Although an actress and singer by profession, one of the things that Jane Birkin was best known for was her fashion sense. The British-French actress became the it-girl of Parisian style and the muse behind the iconic Hermès Birkin bag. Jane Birkin sadly passed away this July. So, in her honour, let’s look at the singer and actress’ lasting impact on the fashion industry.
The Early Career of Jane Birkin
Jane Birkin rose to fame in the late 1960s. Early in her career, she was a muse for Paco Rabanne. She made the designer’s mini-dresses a staple piece in her wardrobe. Her style was rooted in simplicity but was consistently elevated. The actress famously styled herself. The timeless image she created sees her fashion choices remaining on mood boards across the globe to this day.
Her style was rooted in an effortless tom-boyishness that was met with elements of overt femininity. The star perfected this intricate balance in a way many try but fail to emulate. This tightrope walk between two binary oppositions made me love her style. Every look was perfect and yet felt so effortless and completely unique. A simple white t-shirt and jeans felt like an innovative and fresh look when worn by Jane. Even a sheer micro dress was an entirely effortless option that appeared to be worn without a care in the world.
The Epitome of the Cool Girl
Whether Jane was wearing a scandalously short smock dress or a shirt and men’s trousers, it didn’t matter. She was the epitome of a cool girl. This was another thing that always drew me to her style; everything felt like her style, but it was varied and didn’t put her in a specific style category. She wore what she liked, and she wore it well.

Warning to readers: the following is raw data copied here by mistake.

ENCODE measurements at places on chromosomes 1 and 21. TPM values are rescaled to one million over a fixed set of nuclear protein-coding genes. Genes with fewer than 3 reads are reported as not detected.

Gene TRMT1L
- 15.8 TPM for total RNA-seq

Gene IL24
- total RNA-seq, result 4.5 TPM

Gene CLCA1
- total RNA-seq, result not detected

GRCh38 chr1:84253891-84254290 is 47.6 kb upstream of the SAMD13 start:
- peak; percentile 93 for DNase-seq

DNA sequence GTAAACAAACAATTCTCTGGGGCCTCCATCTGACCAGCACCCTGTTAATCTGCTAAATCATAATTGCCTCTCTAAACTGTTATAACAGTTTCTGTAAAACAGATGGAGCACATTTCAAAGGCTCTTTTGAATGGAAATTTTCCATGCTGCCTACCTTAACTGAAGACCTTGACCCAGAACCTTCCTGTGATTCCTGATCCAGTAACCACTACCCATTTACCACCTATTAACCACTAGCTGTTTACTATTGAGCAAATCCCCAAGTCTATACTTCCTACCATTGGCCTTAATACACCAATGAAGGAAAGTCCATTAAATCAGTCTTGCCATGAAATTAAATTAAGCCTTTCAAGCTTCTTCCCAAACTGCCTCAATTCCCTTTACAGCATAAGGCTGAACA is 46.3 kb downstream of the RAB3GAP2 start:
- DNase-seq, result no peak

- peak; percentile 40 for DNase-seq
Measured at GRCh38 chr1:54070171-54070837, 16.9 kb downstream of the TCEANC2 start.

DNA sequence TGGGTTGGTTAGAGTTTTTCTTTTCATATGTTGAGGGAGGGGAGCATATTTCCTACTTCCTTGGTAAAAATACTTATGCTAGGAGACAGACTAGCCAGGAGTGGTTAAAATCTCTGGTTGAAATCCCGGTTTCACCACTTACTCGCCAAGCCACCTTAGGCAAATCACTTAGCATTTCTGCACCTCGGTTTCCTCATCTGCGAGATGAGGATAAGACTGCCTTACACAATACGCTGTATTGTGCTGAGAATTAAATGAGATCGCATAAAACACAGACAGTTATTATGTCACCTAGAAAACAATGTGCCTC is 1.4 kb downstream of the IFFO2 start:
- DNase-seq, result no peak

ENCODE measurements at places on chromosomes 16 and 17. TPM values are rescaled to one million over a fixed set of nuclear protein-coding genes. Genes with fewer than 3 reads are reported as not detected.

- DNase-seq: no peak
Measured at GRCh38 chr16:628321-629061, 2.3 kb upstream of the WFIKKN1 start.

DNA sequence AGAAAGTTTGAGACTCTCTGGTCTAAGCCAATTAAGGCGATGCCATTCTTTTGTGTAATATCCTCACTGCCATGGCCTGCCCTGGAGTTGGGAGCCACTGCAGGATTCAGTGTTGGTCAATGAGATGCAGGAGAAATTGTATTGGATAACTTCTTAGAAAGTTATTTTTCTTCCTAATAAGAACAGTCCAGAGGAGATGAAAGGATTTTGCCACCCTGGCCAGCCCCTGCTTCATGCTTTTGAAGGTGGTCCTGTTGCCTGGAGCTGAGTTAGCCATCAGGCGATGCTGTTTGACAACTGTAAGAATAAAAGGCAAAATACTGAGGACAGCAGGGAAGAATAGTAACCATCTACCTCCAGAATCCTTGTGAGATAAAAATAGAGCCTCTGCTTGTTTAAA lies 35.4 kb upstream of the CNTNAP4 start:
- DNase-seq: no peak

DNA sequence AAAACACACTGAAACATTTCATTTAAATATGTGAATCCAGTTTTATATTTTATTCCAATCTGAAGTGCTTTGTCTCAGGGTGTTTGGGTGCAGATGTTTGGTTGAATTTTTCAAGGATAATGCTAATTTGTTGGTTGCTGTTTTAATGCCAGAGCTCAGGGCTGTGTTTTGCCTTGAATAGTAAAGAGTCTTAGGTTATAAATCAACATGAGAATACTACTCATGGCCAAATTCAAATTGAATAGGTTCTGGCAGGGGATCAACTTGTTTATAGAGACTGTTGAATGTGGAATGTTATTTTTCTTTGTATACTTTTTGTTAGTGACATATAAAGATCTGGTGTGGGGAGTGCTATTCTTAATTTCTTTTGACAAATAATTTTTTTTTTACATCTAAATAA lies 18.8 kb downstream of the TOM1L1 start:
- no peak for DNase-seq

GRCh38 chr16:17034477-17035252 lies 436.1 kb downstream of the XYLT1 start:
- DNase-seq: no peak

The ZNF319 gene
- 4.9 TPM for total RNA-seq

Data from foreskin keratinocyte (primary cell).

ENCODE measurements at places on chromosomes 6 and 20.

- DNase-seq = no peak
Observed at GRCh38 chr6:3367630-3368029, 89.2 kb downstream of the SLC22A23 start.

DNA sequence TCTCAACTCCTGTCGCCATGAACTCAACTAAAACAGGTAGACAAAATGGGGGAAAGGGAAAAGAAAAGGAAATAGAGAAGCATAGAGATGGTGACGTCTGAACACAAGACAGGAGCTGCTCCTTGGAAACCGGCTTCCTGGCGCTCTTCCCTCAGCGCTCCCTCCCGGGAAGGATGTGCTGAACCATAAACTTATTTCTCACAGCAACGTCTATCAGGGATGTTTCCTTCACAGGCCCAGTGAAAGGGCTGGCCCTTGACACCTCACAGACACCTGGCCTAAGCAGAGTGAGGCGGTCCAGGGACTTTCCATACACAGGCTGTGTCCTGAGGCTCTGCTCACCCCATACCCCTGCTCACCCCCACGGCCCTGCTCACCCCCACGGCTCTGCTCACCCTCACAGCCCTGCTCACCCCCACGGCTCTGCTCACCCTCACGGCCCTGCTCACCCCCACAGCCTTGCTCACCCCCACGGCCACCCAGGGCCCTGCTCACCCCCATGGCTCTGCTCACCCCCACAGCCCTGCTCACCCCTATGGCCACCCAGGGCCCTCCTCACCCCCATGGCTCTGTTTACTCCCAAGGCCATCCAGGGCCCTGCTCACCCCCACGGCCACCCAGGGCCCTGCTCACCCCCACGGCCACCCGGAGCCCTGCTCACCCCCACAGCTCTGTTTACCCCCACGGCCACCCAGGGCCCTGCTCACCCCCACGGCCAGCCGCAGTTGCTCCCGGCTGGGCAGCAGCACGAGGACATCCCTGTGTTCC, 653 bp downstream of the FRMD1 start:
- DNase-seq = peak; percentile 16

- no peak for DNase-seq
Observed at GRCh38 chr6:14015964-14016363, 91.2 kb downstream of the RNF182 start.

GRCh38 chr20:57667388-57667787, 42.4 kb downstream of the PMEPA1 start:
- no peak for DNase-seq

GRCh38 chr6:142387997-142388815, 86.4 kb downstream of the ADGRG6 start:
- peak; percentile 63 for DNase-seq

These binaries were often played subtly; lace may have been paired with casual denim or a loafer. The choice subtly brought in more masculine or androgynous elements alongside notes of femininity. These binaries are continuously being played within today’s fashion, particularly as of late with the rise of the ‘blokette’ trend on social media.
Birkin’s 1970s style may be what she became most famous for. She pioneered the boho-chic look, particularly with her basket handbag that she carried regardless of the occasion. This trend resurfaced over the past couple of years, with hessian bags and cottage-core trends taking over the industry. This accessory was one of my favourite aspects of Jane’s style. It added a pastoral, effortless, and natural element to her looks and felt reflective of her personality – the perfect embodiment of her personal style.
Jane Birkin and Her Bag
Now, with a sense of style so heavily rooted in effortlessness, you may wonder how she became the namesake of the luxurious Hermès Birkin bag. Well, she could not have been the style icon she was if she did not have an eye for fashion. That goes without saying. So, it is unsurprising that this eye for fashion went beyond styling.
In 1983, she was travelling with Jean-Louis Dumas, creative director of Hermès, when the contents of her bag spilt across the plane floor. This led them to a conversation about Dumas’ bags in which Jane suggested he design a bag four times larger than the Kelly. This prompted Dumas to ask Birkin to draw this for him, and so, with minimal resources, she grabbed one of the in-flight sick bags and got sketching. At that moment, the Birkin bag was born.
Attaching your name to the most famous handbag in history is one way to leave your legacy in the fashion world. However, even without the Birkin bag, her fashion influence was so prominent that she would have gone down in fashion history regardless.
Amelia Gregory is Junior Fashion Lead for SSEDITORIAL. She writes on everything from sustainability to runway. She is our lead contributor for red carpet reviews, so keep an eye out for her latest 'Best Dressed' list. Find her on Instagram: @milly_gregory